The Blackburn and Union Privileges site was visited by William Strohsnitter, Environmental Analyst with the MDPH, and Susanne Simon, ATSDR Region 1 Representative, on the morning of December 3, 1992. Several officials from the Environmental Protection Agency (US EPA) and the Massachusetts Department of Environmental Protection (MDEP) were also present when the site was visited. The health officer from the town of Walpole was also contacted in order to provide additional information about the site.
A tour of the site was provided by the EPA removal operations manager. The tour was conducted under overcast skies during a light rain. The ground conditions were extremely muddy. An organic, "tar-like" odor was detected throughout the visit and was especially noticeable at the Neponset River east of the South Street culvert. A dark brown discoloration was noted flowing into the Neponset River near the South Street culvert. This discoloration was also noted flowing into standing water near the former tail race at the northwestern edge of the site. The site was only partially fenced by barbed wire fencing and could be readily accessed at the end of Clark Avenue. No evidence of trespassing was noted nor was any visible asbestos detected. Grading operations were ongoing at the time the tour was conducted.
According to the health officer from the town of Walpole, the site conditions have not changed since the December 3, 1992 site visit by MDPH and ATSDR.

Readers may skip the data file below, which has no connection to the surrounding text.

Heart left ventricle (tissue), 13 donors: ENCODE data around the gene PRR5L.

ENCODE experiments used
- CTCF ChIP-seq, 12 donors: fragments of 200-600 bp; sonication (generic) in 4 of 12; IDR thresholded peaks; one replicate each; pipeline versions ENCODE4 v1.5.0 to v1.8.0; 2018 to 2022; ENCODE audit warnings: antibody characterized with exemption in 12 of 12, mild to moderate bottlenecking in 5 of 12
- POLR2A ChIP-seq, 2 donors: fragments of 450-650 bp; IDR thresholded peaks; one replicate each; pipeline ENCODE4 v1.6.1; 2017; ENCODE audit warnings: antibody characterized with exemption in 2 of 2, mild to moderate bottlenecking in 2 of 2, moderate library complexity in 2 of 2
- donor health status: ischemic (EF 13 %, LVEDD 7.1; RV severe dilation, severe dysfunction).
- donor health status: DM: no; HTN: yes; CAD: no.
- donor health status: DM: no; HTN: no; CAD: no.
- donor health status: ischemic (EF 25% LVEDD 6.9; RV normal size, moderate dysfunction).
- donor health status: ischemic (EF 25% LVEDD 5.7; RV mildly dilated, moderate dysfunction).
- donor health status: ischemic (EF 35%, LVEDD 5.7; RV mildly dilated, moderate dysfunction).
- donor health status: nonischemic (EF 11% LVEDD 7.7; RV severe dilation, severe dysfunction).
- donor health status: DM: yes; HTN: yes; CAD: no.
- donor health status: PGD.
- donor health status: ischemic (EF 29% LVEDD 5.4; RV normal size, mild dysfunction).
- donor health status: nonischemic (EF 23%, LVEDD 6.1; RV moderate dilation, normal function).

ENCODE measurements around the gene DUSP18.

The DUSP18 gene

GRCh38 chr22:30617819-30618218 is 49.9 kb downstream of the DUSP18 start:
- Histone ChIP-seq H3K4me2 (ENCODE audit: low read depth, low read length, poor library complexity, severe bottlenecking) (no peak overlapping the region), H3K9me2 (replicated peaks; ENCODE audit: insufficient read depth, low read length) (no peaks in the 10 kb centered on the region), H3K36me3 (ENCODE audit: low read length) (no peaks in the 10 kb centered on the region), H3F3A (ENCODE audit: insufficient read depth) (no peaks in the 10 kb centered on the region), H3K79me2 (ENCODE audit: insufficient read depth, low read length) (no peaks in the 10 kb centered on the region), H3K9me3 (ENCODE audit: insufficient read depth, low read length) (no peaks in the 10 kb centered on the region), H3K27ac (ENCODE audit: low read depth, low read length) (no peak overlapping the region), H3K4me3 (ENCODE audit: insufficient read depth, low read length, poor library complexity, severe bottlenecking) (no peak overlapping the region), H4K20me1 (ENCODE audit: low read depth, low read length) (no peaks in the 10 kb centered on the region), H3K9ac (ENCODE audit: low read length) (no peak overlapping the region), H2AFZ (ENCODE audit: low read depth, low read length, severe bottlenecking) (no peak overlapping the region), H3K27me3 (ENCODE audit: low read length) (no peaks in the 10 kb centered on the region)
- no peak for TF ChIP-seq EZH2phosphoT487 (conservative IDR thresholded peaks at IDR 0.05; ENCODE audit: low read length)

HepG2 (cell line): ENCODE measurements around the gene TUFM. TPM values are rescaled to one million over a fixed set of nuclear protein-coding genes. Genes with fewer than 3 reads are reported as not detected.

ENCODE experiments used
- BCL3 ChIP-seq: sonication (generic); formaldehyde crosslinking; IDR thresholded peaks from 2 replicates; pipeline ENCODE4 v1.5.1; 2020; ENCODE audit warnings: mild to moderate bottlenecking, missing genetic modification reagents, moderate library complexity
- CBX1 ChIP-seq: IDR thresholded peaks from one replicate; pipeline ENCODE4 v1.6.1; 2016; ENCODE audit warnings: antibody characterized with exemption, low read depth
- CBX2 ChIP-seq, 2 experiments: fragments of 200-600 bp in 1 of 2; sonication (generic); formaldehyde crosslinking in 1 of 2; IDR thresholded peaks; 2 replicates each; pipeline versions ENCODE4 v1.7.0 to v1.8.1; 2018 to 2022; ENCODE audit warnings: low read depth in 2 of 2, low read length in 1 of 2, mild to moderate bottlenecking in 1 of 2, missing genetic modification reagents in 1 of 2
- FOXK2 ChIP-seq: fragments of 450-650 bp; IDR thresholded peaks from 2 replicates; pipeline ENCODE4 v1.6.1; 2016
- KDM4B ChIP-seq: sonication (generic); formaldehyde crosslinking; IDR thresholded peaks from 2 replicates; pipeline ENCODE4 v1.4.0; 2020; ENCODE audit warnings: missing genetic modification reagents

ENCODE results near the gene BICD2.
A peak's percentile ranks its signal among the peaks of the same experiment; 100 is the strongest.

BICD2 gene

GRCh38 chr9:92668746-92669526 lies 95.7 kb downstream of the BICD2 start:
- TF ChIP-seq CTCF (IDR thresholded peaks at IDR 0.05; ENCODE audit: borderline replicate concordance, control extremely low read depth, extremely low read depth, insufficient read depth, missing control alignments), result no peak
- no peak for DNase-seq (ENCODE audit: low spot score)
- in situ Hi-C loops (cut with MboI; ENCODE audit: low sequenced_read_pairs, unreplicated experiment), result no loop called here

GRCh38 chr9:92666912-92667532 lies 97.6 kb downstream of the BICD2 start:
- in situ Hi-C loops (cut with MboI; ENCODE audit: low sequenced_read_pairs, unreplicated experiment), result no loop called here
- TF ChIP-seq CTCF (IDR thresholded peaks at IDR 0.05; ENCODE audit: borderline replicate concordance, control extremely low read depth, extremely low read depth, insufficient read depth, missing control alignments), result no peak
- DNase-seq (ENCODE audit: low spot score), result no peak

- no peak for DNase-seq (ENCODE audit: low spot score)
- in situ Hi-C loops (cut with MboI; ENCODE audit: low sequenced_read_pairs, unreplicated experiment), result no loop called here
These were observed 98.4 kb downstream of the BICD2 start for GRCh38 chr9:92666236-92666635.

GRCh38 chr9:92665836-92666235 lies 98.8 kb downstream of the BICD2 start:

It is reported by EPA officials that the removal action that was ongoing during the initial stages of this preliminary Health Assessment was completed in the Spring of 1993. During excavation activities, soil and sediment samples were taken and analyzed for asbestos content. The results of this monitoring are reported later in the document.
According to the 1990 federal census, the total population of Walpole was 20,223, with 1,980 (9.8%) aged 6 years and younger, 4,991 (24.7%) aged 18 years, and younger and 2,242 (11.1%) aged 65 years and older. The site is located within Census Tract 4111 (see Figure 2). The population of this census tract is 7,641 with 691 (9.0%) aged 6 years and younger, 1,771 aged 18 years or younger (23.2%), and 897 (11.7%) aged 65 years or greater.